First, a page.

In the dark days of the early 1940s, Cullimore vehicles were called upon to support the construction of military airfields in the South West of England. The vehicles were operating away from home, alongside those from a number of other sources. Wartime shortages and restrictions led to a situation where the Company’s vehicles could no longer be identified by their distinctive green livery. Moreton Cullimore therefore hit upon the idea of applying to each vehicle the name of a character from one of Charles Dickens’ novels. Moreton had long admired the works of the 19th century author.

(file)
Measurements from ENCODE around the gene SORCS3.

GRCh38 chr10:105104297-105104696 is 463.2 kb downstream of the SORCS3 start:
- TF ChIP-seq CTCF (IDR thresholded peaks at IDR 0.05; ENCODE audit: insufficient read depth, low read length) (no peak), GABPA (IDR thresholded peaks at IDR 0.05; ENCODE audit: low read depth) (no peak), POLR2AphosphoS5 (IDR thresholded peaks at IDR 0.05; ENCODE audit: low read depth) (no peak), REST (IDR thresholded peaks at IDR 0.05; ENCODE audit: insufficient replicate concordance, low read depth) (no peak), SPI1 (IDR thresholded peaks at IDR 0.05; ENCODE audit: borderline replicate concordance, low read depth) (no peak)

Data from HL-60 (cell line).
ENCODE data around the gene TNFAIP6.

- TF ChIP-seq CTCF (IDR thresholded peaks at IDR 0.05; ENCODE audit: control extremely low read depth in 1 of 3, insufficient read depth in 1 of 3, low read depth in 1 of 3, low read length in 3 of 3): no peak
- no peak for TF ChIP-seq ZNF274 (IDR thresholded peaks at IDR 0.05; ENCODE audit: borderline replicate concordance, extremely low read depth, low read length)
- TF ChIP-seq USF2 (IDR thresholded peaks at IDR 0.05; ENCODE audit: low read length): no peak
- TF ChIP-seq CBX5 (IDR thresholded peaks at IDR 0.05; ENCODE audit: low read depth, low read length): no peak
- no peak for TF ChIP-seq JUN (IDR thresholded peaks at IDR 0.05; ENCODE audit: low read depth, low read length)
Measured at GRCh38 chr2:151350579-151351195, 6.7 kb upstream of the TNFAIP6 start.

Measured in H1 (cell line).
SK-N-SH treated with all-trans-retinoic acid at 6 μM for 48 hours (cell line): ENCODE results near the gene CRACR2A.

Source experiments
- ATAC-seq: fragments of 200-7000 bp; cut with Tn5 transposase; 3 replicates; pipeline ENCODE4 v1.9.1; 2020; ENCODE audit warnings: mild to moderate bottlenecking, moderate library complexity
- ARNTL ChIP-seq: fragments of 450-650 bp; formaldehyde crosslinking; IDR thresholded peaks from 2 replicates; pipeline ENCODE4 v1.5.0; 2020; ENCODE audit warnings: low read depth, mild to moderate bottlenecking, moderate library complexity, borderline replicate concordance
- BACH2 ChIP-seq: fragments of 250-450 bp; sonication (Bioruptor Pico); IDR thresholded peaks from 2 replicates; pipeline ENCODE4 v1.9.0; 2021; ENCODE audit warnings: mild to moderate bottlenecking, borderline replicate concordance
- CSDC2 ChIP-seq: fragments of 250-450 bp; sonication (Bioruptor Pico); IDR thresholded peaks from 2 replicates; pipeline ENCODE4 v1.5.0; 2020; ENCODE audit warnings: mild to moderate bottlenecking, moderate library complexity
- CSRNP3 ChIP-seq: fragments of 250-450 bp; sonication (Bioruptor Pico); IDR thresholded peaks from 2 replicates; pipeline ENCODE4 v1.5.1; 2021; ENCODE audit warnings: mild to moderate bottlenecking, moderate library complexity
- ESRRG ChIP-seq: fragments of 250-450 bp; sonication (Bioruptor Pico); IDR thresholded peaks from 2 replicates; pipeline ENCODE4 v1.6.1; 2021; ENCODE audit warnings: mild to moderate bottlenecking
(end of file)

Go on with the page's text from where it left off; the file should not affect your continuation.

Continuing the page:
As things gradually returned to normal after 1945, the traditional livery re-emerged and the practice of naming the vehicles was allowed to lapse. Moreton however retained his fascination with Dickens and needed little persuasion by his son in the early 1960s to revive the tradition of christening his vehicles. Names were quickly applied to the whole fleet and over the years this custom has attracted much media interest. The tradition survives today; all Cullimore vehicles, large and small, and even the individual items of plant, proudly display their Dickensian names. Some names are of course particularly appropriate: OliverTwist could be nothing other than a truck mixer, while well-placed confidence saw the ready-mix plant at Netherhills christened Great Expectations when it was opened nearly 30 years ago.